If your pain peaks at two days, you’ve probably done just about the right amount of damage. If your pain peaks at three or four days, then you got it wrong because, in scenario one, you’ll be able to jog fairly comfortably by the weekend. In scenario two, it could be u14 days before you’re running truly pain-free.
Strength Training For Downhill Running
Strength training will make an enormous difference in terms of preparing your muscles for the eccentric loading that comes with running downhill.
The impact forces that you experience during running are unique to running and don’t take place in any other sports. This is why there is a significant amount of damage done and why the stiffness is so prevalent.
Strength training is really REALLY a good idea. Your focus areas need to be your quads and your glutes.
Your glutes, because they are going to be providing stability while you’re hammering down the hill, and the quads because your quads play the biggest role in the shock absorption when you’re running downhill.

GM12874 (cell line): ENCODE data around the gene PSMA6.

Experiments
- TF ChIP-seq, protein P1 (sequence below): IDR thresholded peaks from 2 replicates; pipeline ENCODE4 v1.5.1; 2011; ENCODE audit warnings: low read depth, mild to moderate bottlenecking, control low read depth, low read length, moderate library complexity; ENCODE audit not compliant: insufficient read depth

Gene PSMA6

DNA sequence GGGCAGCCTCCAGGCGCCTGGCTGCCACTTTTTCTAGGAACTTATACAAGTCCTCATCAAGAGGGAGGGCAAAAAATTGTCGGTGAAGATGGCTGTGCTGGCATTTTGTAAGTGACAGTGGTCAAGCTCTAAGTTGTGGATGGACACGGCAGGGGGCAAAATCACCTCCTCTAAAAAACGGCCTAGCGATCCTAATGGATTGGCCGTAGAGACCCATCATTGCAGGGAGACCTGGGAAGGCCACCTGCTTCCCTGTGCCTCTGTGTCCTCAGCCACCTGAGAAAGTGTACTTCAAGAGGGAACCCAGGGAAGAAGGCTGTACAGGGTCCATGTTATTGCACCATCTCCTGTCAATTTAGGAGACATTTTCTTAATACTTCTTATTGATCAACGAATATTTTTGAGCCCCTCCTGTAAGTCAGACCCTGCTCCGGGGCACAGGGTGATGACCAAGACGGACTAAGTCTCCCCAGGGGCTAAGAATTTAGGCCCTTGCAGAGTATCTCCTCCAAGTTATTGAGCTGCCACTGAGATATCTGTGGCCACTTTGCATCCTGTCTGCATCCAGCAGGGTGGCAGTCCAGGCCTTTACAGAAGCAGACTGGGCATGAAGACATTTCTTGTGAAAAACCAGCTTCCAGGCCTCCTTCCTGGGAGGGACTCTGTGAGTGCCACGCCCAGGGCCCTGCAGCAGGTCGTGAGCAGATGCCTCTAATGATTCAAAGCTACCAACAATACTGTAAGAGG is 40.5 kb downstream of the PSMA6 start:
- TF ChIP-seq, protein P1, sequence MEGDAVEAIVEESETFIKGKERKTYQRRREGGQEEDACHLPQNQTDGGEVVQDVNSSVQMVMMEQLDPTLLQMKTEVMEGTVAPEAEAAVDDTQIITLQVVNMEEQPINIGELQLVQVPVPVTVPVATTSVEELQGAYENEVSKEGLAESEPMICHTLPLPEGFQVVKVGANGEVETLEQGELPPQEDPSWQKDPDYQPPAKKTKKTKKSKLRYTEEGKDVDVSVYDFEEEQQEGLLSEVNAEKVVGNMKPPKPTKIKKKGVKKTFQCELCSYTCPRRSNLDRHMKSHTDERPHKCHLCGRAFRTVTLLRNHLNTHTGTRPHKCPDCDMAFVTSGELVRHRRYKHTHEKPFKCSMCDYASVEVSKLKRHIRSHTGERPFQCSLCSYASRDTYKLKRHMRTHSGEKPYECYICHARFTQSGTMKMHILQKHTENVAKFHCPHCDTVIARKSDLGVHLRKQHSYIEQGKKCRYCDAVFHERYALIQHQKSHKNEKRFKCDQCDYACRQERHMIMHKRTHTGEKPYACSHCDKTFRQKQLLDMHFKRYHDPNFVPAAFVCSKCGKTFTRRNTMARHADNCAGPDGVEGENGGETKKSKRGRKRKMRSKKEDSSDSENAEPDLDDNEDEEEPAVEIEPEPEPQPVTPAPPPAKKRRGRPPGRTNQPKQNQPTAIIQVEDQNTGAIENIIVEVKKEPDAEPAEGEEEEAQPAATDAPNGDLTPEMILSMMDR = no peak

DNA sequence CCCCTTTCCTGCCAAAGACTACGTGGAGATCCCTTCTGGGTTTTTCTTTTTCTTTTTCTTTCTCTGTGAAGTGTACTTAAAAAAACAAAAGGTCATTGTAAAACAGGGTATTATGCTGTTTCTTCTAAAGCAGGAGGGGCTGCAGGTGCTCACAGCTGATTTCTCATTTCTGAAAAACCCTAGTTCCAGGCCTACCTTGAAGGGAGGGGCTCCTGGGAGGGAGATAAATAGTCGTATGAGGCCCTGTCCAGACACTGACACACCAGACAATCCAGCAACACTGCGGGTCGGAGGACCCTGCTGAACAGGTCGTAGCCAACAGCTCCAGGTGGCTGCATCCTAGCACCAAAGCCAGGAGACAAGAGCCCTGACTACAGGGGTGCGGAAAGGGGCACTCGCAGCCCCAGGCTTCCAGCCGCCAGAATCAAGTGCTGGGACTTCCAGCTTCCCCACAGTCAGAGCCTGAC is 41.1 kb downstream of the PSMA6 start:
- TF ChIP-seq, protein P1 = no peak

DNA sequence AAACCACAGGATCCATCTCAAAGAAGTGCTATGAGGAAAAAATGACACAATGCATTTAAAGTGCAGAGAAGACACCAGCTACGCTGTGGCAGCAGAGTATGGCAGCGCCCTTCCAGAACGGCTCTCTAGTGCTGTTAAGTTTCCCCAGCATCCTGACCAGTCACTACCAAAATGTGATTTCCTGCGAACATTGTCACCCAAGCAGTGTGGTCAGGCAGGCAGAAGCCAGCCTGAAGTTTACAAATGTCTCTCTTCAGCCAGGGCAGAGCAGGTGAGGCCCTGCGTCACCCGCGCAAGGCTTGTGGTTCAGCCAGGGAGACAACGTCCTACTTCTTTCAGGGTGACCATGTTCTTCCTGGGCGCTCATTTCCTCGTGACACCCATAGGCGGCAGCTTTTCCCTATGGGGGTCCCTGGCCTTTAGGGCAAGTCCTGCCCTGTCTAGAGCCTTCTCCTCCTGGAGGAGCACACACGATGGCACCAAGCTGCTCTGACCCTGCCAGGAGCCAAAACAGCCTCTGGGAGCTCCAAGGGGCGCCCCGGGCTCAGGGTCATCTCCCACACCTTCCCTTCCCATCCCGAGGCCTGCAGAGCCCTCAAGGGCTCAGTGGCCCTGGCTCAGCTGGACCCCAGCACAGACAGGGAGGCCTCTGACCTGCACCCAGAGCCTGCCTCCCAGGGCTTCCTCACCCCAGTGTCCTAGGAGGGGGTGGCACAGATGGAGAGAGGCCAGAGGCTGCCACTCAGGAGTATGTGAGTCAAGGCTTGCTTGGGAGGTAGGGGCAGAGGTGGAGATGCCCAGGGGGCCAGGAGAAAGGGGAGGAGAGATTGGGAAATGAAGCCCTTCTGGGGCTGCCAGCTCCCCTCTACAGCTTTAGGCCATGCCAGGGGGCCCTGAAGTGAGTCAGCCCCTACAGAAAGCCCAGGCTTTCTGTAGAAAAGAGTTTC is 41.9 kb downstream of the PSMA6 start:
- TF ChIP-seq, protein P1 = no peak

The three staple exercises that I like to do are single-leg squats, single-leg presses, and step-ups onto a hard bench. Later on, you can start incorporating things like lunges and more complicated movements.
If you really stick to those three core exercises and then throw in a couple around them, it will go a long way to help prepare your legs for downhill running.
Don’t Do These Things While Running Downhill
- Don’t lean back while running.
- Don’t push your heels into the ground.
- Don’t run as fast as possible.
- Don’t resist the hill. (Downhills will hurt a lot less if you embrace them)